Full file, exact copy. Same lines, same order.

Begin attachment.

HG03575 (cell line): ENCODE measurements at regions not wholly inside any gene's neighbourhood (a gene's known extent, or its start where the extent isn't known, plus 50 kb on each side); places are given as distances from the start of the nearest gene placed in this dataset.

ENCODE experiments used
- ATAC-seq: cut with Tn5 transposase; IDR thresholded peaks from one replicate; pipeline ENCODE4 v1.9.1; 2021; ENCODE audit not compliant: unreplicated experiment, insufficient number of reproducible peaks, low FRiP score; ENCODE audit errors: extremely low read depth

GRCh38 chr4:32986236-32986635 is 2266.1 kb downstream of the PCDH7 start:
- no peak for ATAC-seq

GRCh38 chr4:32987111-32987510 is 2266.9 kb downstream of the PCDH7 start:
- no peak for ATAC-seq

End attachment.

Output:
HG03575 (cell line): ENCODE measurements at regions not wholly inside any gene's neighbourhood (a gene's known extent, or its start where the extent isn't known, plus 50 kb on each side); places are given as distances from the start of the nearest gene placed in this dataset.

ENCODE experiments used
- ATAC-seq: cut with Tn5 transposase; IDR thresholded peaks from one replicate; pipeline ENCODE4 v1.9.1; 2021; ENCODE audit not compliant: unreplicated experiment, insufficient number of reproducible peaks, low FRiP score; ENCODE audit errors: extremely low read depth

GRCh38 chr4:32986236-32986635 is 2266.1 kb downstream of the PCDH7 start:
- no peak for ATAC-seq

GRCh38 chr4:32987111-32987510 is 2266.9 kb downstream of the PCDH7 start:
- no peak for ATAC-seq